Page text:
Counsel to retail merchants in the

field of civil recovery for retail theft.



  • Civil Recovery For Retail Theft

    Retail merchants are victims of theft. The act of unlawful taking of merchandise ( conversion ) causes a recognizable loss to the retail merchant even if the merchandise is recovered in merchantable condition.  The merchandise has been removed from the premises,  even if briefly,   and cannot be offered for sale.  There are costs incurred by the retail merchant to recover the merchandise and restock it after restoring it to merchantable condition.  In addition to criminal charges arising from the theft, retail merchants have the legal right to assert a claim for civil damages and/or penalties under state statutes. Part of the purpose for the civil recovery statutes is to have the alleged theft offender compensate the retailer for the specific act of theft, in an effort to have the offender acknowledge and accept his/her responsibility for their misconduct. The statutes have a general deterrent purpose, as well, because society is also harmed by retail theft. Civil recovery for retail theft includes civil demand and employee restitution. Civil Recovery for retail theft is not debt collection.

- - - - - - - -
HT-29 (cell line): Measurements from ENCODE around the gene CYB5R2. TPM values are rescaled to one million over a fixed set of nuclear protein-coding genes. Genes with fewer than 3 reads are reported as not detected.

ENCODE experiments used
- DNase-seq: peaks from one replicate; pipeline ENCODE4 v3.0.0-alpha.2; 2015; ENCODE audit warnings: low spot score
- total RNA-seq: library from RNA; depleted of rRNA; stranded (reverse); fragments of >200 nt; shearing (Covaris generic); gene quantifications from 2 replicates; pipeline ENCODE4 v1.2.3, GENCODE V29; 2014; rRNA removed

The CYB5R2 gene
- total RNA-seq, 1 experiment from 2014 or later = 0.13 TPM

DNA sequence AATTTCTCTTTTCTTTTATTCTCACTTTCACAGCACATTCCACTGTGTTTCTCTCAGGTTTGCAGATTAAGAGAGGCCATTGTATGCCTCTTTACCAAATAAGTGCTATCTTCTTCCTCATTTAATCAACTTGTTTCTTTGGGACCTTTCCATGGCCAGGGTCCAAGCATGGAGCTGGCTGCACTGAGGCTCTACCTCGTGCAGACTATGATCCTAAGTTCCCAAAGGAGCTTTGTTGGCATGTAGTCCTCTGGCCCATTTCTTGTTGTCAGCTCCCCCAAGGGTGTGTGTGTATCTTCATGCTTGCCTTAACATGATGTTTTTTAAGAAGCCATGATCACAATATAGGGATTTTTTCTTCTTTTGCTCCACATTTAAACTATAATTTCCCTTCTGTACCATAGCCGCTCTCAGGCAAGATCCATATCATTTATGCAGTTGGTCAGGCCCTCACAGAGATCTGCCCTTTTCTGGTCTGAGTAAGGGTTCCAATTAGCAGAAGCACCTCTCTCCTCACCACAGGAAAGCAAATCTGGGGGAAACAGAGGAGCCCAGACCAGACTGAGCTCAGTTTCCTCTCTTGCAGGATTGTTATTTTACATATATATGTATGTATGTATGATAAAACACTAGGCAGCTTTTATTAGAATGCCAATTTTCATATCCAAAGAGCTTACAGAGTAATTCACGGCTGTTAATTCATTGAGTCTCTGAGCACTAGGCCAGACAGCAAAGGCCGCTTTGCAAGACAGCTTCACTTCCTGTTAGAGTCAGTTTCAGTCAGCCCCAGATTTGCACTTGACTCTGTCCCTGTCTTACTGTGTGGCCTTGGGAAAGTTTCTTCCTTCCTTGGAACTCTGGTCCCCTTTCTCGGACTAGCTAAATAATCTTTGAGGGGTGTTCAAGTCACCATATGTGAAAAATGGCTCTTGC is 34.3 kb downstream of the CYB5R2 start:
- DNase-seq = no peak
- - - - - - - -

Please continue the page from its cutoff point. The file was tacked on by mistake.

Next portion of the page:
Michael Ira Asen has represented retail merchants in this area of law for over fourteen years.

  • Civil Demand

    Shoplifting and employee theft adversely impacts the retail merchant, the consumer and the criminal justice system. Even if no criminal charges are ever filed, the retail merchant may still make a statutory civil demand from the alleged theft offender or other legally responsible party. Statutory civil damages and/or penalties may be recovered by a settlement between the alleged theft offender and the retail merchant before the filing of a lawsuit.

  • Employee Restitution

    Making restitution is the act of restoring an injured party to the position the party was in before the injury occurred. In the case of retail theft, it is the repayment of actual losses sustained by the retail merchant as a result of the employee’s dishonest activity, theft of money, merchandise or other property, or some other damage to the merchant’s business. As evidence of the repayment obligation,   the employee should sign a promissory note.